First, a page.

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If you’ve had a bad experience with your loan servicer, you might be wondering how to change student loan servicers. Fortunately, there are a few ways to switch student loan servicers if you’re eager for a new entity to handle your student loans. Here’s how.
- How to change student loan servicers
- Can’t switch student loan servicers? Use trusted resources to educate yourself
Student loan servicers handle your payments and other services, and they’re supposed to help you successfully navigate debt repayment. But unfortunately, some loan servicers aren’t so helpful and end up giving borrowers incomplete or even misleading information.
For example, there are currently several lawsuits against Navient, one of the federal student loan servicers, claiming that it harmed borrowers with misinformation. If you’re fed up with your student loan servicer, one of these approaches could help you switch to a new (and hopefully better) one.
First, you get to choose a new student loan servicer when you consolidate your federal student loans. Most borrowers apply for a Direct consolidation loan to simplify repayment or get on a new repayment plan.
But Direct consolidation also lets you choose a new loan servicer from among the federal loan servicers. These are your options:
- FedLoan Servicing
- Edfinancial Services
- Great Lakes
- Granite State Management & Resources Student Loan Servicing — GSMR
Before selecting, do some research on consumer reviews to find one with a decent reputation. While none are free from consumer complaints, Great Lakes seems to have less complaints on average, whereas Navient typically has the most.
A second option for changing student loan servicers is refinancing your loans with a new lender. While only federal loans are eligible for Direct consolidation, both private and federal loans are eligible for refinancing.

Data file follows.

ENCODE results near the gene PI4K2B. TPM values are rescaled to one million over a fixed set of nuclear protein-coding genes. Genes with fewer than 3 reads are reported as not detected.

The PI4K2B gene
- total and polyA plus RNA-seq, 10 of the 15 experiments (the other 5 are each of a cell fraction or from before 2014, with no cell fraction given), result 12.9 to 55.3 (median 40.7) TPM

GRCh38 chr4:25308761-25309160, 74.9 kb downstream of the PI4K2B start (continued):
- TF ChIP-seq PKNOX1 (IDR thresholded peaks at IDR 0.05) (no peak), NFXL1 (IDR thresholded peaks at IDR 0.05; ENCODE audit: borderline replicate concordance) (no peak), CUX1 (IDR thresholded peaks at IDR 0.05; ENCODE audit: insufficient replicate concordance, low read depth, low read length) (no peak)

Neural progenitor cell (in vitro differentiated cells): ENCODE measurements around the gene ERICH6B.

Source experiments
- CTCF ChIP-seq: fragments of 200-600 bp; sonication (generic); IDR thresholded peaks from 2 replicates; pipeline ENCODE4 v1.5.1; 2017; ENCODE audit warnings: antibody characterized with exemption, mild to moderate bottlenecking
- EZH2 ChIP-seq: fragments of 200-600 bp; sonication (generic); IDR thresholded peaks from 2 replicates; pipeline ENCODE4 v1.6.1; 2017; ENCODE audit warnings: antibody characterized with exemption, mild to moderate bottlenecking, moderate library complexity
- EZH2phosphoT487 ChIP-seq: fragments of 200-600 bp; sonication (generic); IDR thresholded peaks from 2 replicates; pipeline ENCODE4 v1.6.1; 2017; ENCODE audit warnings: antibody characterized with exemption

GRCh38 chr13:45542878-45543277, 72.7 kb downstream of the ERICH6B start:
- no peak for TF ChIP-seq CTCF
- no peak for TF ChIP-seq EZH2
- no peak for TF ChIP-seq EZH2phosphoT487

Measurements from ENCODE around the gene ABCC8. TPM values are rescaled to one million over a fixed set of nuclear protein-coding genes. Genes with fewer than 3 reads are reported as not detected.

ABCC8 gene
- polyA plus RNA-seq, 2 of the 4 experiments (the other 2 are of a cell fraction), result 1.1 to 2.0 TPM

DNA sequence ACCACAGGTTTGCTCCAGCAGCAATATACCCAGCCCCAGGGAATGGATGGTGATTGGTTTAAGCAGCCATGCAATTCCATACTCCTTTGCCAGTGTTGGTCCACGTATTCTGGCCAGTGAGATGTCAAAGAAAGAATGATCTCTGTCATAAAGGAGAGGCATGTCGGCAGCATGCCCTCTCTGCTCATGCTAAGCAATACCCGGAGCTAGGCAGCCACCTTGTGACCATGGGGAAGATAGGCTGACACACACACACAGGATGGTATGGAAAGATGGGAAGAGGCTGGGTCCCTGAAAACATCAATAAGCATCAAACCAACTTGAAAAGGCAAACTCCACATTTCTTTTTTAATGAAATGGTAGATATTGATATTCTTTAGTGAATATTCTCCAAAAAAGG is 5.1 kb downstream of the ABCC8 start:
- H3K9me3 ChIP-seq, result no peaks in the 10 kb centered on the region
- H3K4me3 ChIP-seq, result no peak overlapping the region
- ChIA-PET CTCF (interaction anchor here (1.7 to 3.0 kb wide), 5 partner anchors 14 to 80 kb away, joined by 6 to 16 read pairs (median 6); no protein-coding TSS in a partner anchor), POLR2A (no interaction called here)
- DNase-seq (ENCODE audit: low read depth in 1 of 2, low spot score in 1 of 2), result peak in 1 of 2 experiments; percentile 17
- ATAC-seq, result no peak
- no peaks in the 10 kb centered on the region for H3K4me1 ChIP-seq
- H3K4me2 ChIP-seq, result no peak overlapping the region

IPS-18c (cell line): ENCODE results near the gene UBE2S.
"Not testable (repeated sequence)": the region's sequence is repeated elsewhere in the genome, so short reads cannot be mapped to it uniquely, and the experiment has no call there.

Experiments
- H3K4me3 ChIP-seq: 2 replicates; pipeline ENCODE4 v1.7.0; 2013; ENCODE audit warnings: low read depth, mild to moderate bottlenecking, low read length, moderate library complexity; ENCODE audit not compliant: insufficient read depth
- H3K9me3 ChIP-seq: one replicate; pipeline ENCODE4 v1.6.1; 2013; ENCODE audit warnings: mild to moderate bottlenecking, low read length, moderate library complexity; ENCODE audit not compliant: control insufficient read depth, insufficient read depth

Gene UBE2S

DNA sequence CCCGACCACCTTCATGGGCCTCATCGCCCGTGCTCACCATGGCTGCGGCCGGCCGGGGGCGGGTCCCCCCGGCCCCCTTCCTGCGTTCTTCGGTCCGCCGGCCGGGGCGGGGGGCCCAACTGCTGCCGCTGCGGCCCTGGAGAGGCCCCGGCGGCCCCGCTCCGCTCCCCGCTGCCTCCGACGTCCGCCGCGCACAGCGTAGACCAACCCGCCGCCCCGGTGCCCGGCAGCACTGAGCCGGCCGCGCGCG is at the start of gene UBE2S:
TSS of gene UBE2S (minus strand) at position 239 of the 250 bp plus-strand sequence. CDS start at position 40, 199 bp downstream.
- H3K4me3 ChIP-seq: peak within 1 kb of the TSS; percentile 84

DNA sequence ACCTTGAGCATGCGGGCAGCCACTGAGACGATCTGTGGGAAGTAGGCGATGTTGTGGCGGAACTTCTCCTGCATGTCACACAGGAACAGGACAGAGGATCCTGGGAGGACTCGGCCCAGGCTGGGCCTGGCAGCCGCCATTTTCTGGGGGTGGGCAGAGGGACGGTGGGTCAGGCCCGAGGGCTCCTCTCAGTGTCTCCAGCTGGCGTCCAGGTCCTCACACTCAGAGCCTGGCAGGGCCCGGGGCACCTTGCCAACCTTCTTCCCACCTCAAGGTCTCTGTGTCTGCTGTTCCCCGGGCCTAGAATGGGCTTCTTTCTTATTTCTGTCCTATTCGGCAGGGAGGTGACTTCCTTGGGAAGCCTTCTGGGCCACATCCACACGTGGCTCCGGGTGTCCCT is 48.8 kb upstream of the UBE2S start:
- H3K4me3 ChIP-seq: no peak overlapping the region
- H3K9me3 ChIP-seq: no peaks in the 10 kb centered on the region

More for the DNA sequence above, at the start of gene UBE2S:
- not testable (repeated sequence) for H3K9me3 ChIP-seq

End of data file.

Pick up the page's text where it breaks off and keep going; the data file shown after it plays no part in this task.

But to qualify, you’ll need to meet a lender’s requirements for credit and income. If you do, you could switch to a new lender and loan servicer, hopefully one with a better reputation for customer service than your current loan servicer.
Plus, you might get the added perks of scoring a lower interest rate, combining multiple loans into one, and adjusting your monthly payments with new repayment terms. The potential downside, though, is that refinancing federal loans turns them private, making them ineligible for federal programs.
If you’re interested in refinancing, make sure to read customer reviews to ensure you get a loan servicer that’s more helpful than your previous one. And don’t forget to shop around with a few different lenders to find the best rate.
If you’re working toward Public Service Loan Forgiveness (PSLF), you’ll need to get your federal student loans on an income-driven repayment plan. When you apply, let your current student loan servicer know that you’re working toward PSLF.
Then, your loan servicer should switch you to FedLoan Servicing, which handles all PSLF applications. Although you don’t have a choice of student loan servicers, you might find a better experience with FedLoan Servicing than your last loan company.
If none of these approaches work for you, there might not be much you can do at this point to switch student loan servicers. But that doesn’t mean you’re out of luck.
Instead of relying solely on your loan servicer to provide information, take it upon yourself to learn about student loan repayment plans and strategies.
Look to trusted resources to educate yourself on your loans, especially since loan servicers don’t always seem to provide the best information (and sometimes work against the best interests of borrowers).
By arming yourself with knowledge, you’ll be able to make the best decision with your student loans without having to rely on a not-so-helpful loan servicer.
Want better rates? Here are the best banks to refinance student loans:
|Variable rates start at...||Fixed rates start at...||Repayment terms||Welcome bonus||Check your rates|
|1.98%||2.99%||5 - 20 years||$200||Visit LendKey|
|1.99%||2.98%||5 - 20 years||$200||Visit Earnest|
|1.89%||2.80%||5, 7, 10, 15, and 20 years||$120||Visit Laurel Road|
|1.92%||2.49%||5 - 20 years||$100 or $200, depending on the amount you refinance||Visit Credible|
|2.25%||2.99%||5, 7, 10, 15, and 20 years||$100||Visit SoFi|
|2.39%||2.79%||5, 7, 10, 15, and 20 years||$100||Visit ELFI|
|1.98%||2.83%||5, 7, 10, 15, and 20 years||N/A||Visit CommonBond|